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A major goal in poultry immunogenetics is the enhancement of innate immunoresponsiveness and resistance to disease. This may be pursued by studying either single genes or polygenic traits. The MHC is perhaps the best-characterized family of host genes that modulates response to a variety of antigens and pathogenic challenges. The association of different MHC alleles with disease resistance has been known for decades. But only recently has analysis at the DNA level opened new avenues of understanding and new opportunities for application of genetic variation in the MHC with immunoresponsiveness. An alternate approach to molecular analysis is selection for a desired phenotype controlled by polygenes. Several studies have illustrated the successful alteration of immunoresponsiveness by genetic selection for antibody production. Recently, a selection program based upon multiple traits of immune response was conducted. Results of this project demonstrated that selection on multiple immune-response traits altered immunophysiology, MHC allelic frequencies, and disease resistance. Several areas for future pursuits in poultry immunogenetics research are proposed.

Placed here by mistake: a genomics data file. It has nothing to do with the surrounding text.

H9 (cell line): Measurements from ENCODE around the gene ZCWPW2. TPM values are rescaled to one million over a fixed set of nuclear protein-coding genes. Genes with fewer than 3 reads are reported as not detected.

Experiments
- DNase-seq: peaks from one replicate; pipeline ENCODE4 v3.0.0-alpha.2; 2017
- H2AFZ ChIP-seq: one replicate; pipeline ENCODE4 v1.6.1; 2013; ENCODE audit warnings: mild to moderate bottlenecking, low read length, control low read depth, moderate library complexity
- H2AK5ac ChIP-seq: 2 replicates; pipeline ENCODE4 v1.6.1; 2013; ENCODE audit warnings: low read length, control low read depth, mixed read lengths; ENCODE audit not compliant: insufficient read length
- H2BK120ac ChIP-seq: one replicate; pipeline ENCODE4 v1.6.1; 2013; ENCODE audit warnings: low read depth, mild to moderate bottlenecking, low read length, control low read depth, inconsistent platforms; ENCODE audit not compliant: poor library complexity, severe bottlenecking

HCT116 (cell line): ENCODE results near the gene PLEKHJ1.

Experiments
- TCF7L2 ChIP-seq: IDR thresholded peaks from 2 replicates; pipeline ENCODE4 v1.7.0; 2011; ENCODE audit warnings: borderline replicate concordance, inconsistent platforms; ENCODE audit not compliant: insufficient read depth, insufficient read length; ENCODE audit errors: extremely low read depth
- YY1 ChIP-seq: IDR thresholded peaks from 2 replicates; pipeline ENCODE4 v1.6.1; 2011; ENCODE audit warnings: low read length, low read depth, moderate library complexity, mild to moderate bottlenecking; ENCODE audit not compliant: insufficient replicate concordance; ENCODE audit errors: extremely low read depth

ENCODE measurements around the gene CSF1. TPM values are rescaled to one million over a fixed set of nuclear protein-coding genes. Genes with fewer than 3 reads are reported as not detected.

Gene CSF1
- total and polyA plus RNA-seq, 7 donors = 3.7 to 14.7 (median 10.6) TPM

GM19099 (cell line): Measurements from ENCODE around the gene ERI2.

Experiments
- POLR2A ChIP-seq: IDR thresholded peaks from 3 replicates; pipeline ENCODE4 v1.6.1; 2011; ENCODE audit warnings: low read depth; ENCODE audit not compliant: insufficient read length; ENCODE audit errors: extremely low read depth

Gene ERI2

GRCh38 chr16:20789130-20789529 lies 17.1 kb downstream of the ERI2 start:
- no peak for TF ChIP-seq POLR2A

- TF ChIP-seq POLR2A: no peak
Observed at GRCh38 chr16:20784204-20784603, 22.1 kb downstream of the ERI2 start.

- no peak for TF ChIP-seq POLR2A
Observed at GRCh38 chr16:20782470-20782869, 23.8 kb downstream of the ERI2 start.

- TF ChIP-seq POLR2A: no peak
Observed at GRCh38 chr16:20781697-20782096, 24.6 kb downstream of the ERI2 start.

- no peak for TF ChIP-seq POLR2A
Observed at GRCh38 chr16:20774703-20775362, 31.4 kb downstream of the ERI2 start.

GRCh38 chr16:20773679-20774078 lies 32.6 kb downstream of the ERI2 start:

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Poultry Science Association Inc.
Lamont, Susan J., "Poultry Immunogenetics: Which Way Do We Go?" (1994). Animal Science Publications. 837.